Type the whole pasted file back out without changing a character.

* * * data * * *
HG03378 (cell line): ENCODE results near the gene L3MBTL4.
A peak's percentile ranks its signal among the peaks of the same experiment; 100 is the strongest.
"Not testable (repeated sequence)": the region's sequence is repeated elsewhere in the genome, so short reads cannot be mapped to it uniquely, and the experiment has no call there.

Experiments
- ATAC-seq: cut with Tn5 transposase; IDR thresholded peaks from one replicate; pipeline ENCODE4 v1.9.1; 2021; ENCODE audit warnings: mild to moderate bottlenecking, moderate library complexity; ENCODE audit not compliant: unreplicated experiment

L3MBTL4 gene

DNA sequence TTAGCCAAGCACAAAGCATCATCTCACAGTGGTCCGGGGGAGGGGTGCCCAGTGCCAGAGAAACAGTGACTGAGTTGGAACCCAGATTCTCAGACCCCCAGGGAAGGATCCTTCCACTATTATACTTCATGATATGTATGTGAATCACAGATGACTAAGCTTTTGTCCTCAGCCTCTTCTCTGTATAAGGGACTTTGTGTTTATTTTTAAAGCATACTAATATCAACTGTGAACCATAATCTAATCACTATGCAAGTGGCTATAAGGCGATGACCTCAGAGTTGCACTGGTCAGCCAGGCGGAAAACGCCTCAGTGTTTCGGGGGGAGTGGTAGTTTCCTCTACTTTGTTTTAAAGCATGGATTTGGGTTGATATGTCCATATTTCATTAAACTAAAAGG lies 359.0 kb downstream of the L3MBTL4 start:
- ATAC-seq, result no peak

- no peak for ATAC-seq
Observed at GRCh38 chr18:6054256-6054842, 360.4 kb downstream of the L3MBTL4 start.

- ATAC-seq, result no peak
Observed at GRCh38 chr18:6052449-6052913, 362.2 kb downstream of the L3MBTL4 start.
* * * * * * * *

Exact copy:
HG03378 (cell line): ENCODE results near the gene L3MBTL4.
A peak's percentile ranks its signal among the peaks of the same experiment; 100 is the strongest.
"Not testable (repeated sequence)": the region's sequence is repeated elsewhere in the genome, so short reads cannot be mapped to it uniquely, and the experiment has no call there.

Experiments
- ATAC-seq: cut with Tn5 transposase; IDR thresholded peaks from one replicate; pipeline ENCODE4 v1.9.1; 2021; ENCODE audit warnings: mild to moderate bottlenecking, moderate library complexity; ENCODE audit not compliant: unreplicated experiment

L3MBTL4 gene

DNA sequence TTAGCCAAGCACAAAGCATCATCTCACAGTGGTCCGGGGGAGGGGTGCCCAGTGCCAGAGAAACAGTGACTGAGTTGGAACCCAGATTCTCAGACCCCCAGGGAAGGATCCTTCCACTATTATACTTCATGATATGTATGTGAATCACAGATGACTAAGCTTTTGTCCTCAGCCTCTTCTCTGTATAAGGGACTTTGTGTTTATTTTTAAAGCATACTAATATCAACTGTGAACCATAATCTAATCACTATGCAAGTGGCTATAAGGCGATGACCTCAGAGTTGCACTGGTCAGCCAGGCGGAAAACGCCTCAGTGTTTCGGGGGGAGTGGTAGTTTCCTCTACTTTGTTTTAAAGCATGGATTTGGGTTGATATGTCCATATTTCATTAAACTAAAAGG lies 359.0 kb downstream of the L3MBTL4 start:
- ATAC-seq, result no peak

- no peak for ATAC-seq
Observed at GRCh38 chr18:6054256-6054842, 360.4 kb downstream of the L3MBTL4 start.

- ATAC-seq, result no peak
Observed at GRCh38 chr18:6052449-6052913, 362.2 kb downstream of the L3MBTL4 start.